Fishing Highway 24
By Jo Johnson
BC’s famed “Fishing Highway” (Highway 24), located in Cariboo Chilcotin Coast region of BC has been known to strike awe in fishing and outdoor enthusiasts—both within this land without limits region, and beyond—since the mid-1800s.
And strike awe, it does. At only 97 km long, this short yet ridiculously scenic route offers access to approximately 100 crystal clear lakes for fishing and water sports, as well as a plethora of places to set up camp (or glamp—glamourous camping), eat, and explore. The entire region is renowned for clean air, abundant wildlife, sublime scenery, and laid back locals. Visitors who get a taste of it are often compelled to return time and again.
Mike Fry of Bellingham, WA, has two huge passions, fly fishing and mountain biking, and he’s been coming to Canada to do both for close to 35 years. Mike, a 46-year-old father of two and a Head Planner for BP North America, is determined to continue the annual family fishing trip started by his dad back in 1985. In the summer of his 12th year, Mike and his dad and their two fishing buddies made the long trek across the border and up to Rock Island Lake Fishing Camp (with the adults riding up front and the kids riding wild and free with the gear in the back of the truck, under a canopy ?). The fishing foursome spent a good stretch of days on the fly at Rock Island Lake before happily bouncing around to other lakes close by (Hardcastle, Grizzly, Wineholt, and Crater) testing their skill and patience at each one. After a couple of weeks basking in summer sunshine and fishing themselves into contented oblivion, they rolled home with happy hearts, greasy hands and bellies full to bursting with smoked trout. It was then that Mike knew he was hooked on fishing and Highway 24.
Mike’s favourite lake to fish, 35 years later, is still Wineholt. “It’s a tricky lake, but when it’s hot, it’s HOT!” Over the years, if the fish weren’t biting at their usual haunts (which was seldom the case) or if they were feeling adventurous, Mike and his fly fishing posse would pop into one or two of the other dozen lakes in the immediate vicinity and, inevitably, have a fish on in no time. “That’s the beauty of the area and the ease of fly fishing,” Mike claims. “There is always fish biting somewhere close by, so if you’re getting skunked, you just pack up and walk or drive five minutes down the road to another one. No boat. No muss. No fuss.”
Although Mike will obviously never let his kids bounce around unprotected in the back of his pickup, he considers Highway 24 a mecca for fly fishing and can’t wait to strike wonder in the hearts of his boys when he brings them up to fish and bike later this year.
An added bonus to the vast array of lakes in the Highway 24 area, is that they also come with a wide variety of trout species, both wild and stock. BC Fisheries stocking reports are available to anyone and give detailed information regarding the strain and species of trout added to the lakes in every region each spring. While the lakes on Highway 24 are predominantly Rainbow, thanks to Fisheries stock, many also contain Brook, Burbot, Char, Lake, and Kokanee. If you’re keen to learn the types of trout available (diploid, triploid, wild) and optimal fishing practices, both seasonal and daily, consider checking out the handy BC’s Angler’s Atlas for all the latest details on each lake.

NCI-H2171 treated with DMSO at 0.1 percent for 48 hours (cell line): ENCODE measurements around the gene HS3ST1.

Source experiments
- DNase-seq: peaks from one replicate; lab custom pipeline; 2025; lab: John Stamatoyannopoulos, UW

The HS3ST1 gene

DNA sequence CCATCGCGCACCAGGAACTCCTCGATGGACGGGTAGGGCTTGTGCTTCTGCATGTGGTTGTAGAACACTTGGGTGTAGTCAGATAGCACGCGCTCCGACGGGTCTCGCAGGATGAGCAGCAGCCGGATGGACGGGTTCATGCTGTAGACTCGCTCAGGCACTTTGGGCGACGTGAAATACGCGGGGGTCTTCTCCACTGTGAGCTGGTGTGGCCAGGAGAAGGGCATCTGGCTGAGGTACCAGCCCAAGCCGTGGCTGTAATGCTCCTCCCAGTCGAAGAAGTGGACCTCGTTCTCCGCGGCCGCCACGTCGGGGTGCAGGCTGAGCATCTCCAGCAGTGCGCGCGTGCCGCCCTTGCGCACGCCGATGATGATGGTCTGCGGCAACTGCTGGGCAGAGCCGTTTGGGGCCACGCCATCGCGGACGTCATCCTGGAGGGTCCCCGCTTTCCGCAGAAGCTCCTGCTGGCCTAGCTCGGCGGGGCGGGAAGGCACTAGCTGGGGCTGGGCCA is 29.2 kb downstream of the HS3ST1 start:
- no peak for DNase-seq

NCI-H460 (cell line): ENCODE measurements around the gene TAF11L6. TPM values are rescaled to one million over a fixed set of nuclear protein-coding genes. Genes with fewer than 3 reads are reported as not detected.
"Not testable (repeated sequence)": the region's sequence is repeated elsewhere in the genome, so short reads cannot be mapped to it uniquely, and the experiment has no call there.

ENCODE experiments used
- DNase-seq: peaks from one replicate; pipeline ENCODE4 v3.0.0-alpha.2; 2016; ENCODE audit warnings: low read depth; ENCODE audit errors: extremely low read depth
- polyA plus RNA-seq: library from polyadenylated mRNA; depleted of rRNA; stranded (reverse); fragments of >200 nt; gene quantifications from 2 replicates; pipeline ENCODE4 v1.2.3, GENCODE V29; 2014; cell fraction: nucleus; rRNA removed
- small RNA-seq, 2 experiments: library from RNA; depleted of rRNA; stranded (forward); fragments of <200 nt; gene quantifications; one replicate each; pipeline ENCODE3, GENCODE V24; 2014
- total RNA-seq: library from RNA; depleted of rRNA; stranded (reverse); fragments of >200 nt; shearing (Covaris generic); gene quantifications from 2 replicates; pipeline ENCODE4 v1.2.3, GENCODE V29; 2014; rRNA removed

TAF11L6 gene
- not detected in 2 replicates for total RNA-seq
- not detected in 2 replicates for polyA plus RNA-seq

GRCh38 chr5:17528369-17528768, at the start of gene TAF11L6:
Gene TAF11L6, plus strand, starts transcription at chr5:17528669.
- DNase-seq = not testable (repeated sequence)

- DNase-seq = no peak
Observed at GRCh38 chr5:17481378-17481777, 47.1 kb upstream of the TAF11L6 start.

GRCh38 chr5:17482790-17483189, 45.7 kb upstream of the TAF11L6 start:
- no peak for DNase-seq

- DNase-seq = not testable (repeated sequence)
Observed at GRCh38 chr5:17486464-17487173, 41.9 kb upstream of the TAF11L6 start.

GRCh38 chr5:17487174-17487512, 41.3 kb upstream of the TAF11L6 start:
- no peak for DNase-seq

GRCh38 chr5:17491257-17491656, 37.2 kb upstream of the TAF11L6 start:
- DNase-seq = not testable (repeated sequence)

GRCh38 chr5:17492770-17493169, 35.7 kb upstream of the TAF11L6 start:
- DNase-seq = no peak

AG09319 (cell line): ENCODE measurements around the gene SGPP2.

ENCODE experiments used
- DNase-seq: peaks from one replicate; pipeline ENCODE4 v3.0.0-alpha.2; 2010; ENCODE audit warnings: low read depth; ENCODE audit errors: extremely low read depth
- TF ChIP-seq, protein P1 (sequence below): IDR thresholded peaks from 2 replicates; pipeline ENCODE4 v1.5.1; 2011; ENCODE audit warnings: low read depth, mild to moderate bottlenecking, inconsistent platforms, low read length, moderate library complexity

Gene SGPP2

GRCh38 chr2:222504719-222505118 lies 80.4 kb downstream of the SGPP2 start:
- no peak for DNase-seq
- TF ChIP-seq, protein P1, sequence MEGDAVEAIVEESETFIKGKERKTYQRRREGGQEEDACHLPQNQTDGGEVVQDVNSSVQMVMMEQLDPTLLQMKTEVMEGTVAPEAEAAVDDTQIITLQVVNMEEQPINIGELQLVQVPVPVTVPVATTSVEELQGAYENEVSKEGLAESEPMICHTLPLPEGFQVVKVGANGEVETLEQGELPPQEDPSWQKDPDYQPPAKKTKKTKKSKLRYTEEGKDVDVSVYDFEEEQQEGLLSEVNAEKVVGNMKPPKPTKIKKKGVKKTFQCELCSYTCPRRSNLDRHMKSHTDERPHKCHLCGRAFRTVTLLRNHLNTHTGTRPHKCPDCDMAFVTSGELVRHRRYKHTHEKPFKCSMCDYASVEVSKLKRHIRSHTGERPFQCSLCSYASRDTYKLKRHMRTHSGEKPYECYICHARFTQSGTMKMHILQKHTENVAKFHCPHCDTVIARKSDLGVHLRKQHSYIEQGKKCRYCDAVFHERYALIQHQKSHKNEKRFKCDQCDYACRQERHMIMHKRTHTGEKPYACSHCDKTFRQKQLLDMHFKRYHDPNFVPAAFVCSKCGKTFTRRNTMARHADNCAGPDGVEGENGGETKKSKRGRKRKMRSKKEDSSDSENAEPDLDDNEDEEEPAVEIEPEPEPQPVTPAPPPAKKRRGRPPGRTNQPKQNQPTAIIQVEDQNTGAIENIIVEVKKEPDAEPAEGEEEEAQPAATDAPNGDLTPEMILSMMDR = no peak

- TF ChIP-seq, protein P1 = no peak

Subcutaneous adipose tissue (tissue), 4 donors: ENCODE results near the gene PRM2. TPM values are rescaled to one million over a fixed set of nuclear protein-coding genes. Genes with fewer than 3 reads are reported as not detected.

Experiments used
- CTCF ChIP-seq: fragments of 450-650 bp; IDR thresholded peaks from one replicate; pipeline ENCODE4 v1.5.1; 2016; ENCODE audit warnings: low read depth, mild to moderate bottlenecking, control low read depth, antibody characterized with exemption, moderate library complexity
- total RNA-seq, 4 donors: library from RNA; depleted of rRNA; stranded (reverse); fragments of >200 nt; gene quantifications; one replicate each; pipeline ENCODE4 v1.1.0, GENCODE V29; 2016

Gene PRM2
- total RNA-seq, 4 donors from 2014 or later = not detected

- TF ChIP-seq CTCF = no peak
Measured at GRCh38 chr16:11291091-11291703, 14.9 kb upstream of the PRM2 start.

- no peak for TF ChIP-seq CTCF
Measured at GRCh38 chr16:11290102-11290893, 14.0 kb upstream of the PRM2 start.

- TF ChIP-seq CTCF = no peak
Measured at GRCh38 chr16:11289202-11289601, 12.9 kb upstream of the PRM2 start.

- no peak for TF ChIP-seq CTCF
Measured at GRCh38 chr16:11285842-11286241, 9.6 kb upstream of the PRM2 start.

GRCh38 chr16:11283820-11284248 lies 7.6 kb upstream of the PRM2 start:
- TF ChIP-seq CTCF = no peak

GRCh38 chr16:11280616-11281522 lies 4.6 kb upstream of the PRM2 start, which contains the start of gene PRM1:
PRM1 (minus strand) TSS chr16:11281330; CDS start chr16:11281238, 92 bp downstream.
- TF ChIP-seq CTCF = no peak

For first-timers on the Fishing Highway, it is highly recommended to fish a few of the big ones before exploring smaller lakes.
- Lac des Roches: Also a decent sized lake, it holds wild Burbot Trout and is well-stocked with Rainbows each year. It is good for both types of fishing and there are boat launches and resorts all around it.
- Bridge Lake: This large lake with many resorts and access areas scattered around it, holds wild Arctic Char, Lake, and Burbot Trout, as well as a few species of coarse fish, and is also stocked with Kokanee and Rainbows each spring. The Lake Trout can grow upwards of a whopping 20 lbs (catch and release only) and the Rainbows average 4-6 lbs. Great lake for both fly fishing and trolling.
- Sheridan Lake: One of the premiere lakes in BC, this gorgeous lake is heavily stocked with an abundance of Rainbows every spring that average 2-6 lbs, but also holds wild Brook Trout. Like Bridge Lake, Sheridan also boasts many resorts, campgrounds, and access areas.
Highway 24 isn’t only for people who love fishing and water sports, it’s also frequented by droves of outdoor recreation and wildlife enthusiasts. Endless trails and roads up into the backcountry are easily accessible from many points along the Highway and open up access to another world of varied vistas, from pristine creeks and rolling wildflower fields to snow-capped mountain summits. Wildlife viewing, hiking, mountain biking, horseback riding, backcountry touring, ATV adventuring, rock climbing, and hunting are only the tip of the adventurer’s iceberg along Highway 24. In fact, there is so much to see and do in that 97 km stretch of road, that long-term locals (like Don Phillips who has spent 85 years living in and exploring the area) claim they will never be able to see it all in one lifetime.
For anyone who hasn’t yet experienced the wild ride that is Highway 24, this looped route itinerary that begins and ends in Kamloops will offer the best chance to cast a line into a wide variety of lakes while also cruising through some of the most kaleidoscopic landscapes BC has to offer. Canada has four major biomes (geography and climate of a region)—desert, forest, grassland, and tundra—and the route from Kamloops to Highway 24 passes through subcategories of three of them, including semi-arid desert, boreal forest, and alpine tundra. This makes for some magical changes in scenery, guaranteed to strike awe.